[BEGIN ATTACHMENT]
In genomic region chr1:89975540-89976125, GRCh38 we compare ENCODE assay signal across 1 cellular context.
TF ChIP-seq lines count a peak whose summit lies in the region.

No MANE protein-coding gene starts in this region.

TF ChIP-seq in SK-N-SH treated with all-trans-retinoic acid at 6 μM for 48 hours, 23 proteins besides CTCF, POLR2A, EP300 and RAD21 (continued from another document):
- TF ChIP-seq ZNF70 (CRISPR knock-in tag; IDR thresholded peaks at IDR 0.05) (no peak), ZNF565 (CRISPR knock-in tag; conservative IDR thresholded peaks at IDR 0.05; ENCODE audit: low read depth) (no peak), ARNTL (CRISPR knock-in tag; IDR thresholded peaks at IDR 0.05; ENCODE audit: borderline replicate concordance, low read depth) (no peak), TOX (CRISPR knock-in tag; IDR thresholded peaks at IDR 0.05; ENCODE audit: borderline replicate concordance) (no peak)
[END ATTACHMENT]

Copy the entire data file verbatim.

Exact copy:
In genomic region chr1:89975540-89976125, GRCh38 we compare ENCODE assay signal across 1 cellular context.
TF ChIP-seq lines count a peak whose summit lies in the region.

No MANE protein-coding gene starts in this region.

TF ChIP-seq in SK-N-SH treated with all-trans-retinoic acid at 6 μM for 48 hours, 23 proteins besides CTCF, POLR2A, EP300 and RAD21 (continued from another document):
- TF ChIP-seq ZNF70 (CRISPR knock-in tag; IDR thresholded peaks at IDR 0.05) (no peak), ZNF565 (CRISPR knock-in tag; conservative IDR thresholded peaks at IDR 0.05; ENCODE audit: low read depth) (no peak), ARNTL (CRISPR knock-in tag; IDR thresholded peaks at IDR 0.05; ENCODE audit: borderline replicate concordance, low read depth) (no peak), TOX (CRISPR knock-in tag; IDR thresholded peaks at IDR 0.05; ENCODE audit: borderline replicate concordance) (no peak)